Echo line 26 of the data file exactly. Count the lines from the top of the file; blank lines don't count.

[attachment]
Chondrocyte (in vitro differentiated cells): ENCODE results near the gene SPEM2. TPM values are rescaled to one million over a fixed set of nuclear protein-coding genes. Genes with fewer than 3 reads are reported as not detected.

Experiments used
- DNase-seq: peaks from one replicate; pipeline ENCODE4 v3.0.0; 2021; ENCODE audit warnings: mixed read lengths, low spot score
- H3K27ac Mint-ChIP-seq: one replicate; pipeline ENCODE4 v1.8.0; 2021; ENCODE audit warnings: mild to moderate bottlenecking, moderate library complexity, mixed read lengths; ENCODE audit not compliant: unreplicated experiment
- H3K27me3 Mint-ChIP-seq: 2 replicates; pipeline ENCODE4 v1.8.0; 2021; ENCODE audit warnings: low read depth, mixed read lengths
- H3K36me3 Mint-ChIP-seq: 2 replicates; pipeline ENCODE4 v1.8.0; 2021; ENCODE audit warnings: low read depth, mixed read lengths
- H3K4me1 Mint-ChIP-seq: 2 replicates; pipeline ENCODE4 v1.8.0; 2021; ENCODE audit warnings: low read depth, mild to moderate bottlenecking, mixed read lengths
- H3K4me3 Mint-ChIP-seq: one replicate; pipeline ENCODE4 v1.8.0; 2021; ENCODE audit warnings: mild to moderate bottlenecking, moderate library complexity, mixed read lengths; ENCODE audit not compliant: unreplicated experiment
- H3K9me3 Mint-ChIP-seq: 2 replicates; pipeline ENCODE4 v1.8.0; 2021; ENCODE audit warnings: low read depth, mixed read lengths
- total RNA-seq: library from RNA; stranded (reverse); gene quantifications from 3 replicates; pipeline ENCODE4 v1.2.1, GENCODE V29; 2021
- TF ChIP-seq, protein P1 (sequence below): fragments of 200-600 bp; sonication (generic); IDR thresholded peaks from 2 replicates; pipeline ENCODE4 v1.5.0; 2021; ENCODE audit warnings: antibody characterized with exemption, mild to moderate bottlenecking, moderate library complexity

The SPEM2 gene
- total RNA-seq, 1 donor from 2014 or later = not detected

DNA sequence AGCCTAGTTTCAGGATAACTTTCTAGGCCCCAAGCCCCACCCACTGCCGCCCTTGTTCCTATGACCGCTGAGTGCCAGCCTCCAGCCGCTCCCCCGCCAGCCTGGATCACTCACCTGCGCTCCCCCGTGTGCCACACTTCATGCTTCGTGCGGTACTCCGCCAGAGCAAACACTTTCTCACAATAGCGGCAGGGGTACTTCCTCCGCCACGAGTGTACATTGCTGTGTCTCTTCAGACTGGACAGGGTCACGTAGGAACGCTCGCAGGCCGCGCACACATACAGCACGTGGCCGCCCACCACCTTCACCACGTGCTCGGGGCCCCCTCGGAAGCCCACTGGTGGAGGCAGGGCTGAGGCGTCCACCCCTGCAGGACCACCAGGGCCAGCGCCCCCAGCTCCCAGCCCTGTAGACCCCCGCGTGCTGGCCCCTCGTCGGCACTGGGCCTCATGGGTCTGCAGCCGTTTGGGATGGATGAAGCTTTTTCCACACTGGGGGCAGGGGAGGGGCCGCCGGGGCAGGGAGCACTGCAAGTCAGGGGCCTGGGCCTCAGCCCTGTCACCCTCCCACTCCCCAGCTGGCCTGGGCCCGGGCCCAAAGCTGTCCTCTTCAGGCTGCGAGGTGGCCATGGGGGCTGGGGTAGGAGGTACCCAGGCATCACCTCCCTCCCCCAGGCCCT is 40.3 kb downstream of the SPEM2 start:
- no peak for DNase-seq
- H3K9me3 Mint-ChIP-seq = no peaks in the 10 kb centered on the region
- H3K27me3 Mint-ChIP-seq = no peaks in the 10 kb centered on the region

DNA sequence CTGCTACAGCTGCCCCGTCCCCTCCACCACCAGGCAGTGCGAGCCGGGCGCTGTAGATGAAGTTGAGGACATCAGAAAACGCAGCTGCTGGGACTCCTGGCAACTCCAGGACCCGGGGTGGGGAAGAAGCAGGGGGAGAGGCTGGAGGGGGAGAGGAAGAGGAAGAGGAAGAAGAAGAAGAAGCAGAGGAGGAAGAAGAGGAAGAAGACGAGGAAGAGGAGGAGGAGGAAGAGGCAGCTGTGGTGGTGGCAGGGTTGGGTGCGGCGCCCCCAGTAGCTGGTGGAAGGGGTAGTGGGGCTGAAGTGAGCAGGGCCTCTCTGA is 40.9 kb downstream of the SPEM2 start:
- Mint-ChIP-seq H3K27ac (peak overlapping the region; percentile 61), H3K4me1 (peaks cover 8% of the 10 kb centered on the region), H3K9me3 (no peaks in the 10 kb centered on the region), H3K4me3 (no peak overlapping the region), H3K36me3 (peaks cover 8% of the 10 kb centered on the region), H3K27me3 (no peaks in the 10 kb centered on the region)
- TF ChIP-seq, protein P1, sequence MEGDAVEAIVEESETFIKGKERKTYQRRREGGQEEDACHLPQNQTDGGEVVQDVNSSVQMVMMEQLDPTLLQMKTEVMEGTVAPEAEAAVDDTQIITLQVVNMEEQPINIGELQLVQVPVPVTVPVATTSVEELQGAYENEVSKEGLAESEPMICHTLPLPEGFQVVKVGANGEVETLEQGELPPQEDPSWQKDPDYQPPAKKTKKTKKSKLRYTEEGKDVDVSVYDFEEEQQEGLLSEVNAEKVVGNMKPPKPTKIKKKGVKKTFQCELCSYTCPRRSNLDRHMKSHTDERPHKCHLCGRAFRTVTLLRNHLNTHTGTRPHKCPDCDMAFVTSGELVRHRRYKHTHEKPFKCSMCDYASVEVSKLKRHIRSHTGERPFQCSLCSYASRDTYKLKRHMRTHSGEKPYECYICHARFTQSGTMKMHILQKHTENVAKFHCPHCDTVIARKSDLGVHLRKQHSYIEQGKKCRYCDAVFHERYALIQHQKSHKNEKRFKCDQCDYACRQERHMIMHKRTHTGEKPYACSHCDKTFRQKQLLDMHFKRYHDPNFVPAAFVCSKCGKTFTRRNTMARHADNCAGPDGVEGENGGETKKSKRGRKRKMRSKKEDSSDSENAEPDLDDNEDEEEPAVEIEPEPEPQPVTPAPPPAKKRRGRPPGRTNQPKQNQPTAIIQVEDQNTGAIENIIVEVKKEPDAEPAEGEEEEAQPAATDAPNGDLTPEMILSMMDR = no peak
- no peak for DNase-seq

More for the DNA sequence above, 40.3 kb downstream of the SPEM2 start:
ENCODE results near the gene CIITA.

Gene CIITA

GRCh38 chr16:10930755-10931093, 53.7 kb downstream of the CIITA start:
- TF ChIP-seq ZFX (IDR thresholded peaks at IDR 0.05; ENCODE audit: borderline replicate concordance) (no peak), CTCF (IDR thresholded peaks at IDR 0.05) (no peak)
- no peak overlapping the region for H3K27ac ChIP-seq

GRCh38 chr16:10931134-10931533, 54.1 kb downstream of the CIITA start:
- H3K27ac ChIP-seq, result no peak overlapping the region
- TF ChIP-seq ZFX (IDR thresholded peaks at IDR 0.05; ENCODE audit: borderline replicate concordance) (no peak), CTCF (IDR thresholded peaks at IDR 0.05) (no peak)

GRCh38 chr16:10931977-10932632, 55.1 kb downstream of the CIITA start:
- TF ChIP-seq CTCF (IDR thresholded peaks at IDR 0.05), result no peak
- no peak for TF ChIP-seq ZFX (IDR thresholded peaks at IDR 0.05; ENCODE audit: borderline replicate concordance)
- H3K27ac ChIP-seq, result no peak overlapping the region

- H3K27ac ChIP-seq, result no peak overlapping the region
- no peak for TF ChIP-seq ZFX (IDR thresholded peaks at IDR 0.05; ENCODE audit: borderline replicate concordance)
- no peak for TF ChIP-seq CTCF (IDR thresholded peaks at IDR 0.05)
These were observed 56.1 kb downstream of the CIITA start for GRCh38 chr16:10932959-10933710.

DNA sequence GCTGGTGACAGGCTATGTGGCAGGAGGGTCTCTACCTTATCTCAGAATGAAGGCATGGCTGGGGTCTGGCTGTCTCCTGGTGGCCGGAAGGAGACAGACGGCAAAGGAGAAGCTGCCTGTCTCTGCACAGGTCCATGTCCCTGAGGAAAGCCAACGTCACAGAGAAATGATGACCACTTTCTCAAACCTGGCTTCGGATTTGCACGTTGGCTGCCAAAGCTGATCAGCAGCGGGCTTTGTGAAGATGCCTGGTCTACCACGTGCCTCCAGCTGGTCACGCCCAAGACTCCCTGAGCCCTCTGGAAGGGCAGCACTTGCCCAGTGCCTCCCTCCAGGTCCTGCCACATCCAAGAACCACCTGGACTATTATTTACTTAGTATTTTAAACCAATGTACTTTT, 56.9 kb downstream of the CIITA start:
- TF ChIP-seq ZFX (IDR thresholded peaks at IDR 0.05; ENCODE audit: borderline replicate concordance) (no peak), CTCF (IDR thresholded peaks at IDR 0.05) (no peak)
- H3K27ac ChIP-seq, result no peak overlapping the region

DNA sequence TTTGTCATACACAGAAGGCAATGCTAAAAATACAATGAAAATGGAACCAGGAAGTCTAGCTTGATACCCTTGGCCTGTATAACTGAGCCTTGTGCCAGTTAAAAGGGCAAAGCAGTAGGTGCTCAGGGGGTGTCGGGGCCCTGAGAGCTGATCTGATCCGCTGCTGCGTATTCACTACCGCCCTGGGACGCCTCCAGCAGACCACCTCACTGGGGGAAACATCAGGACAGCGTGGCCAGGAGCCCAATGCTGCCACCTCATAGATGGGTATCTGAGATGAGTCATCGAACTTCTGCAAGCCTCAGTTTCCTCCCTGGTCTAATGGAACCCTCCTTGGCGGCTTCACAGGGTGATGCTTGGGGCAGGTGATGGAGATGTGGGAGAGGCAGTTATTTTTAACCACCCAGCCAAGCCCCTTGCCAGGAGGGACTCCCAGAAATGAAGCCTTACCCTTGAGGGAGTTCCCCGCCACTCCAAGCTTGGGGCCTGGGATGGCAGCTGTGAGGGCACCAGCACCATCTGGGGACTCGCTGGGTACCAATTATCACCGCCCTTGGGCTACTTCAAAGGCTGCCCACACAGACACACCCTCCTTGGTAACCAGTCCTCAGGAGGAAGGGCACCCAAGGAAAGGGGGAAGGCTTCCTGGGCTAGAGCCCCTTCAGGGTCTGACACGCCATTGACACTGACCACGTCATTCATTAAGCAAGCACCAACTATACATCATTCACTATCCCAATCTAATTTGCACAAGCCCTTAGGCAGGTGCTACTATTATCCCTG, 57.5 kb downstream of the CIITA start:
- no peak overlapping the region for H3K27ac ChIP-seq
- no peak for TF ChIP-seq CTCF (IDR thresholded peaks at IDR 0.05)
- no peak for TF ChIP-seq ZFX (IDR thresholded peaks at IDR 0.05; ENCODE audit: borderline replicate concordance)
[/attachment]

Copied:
- TF ChIP-seq ZFX (IDR thresholded peaks at IDR 0.05; ENCODE audit: borderline replicate concordance) (no peak), CTCF (IDR thresholded peaks at IDR 0.05) (no peak)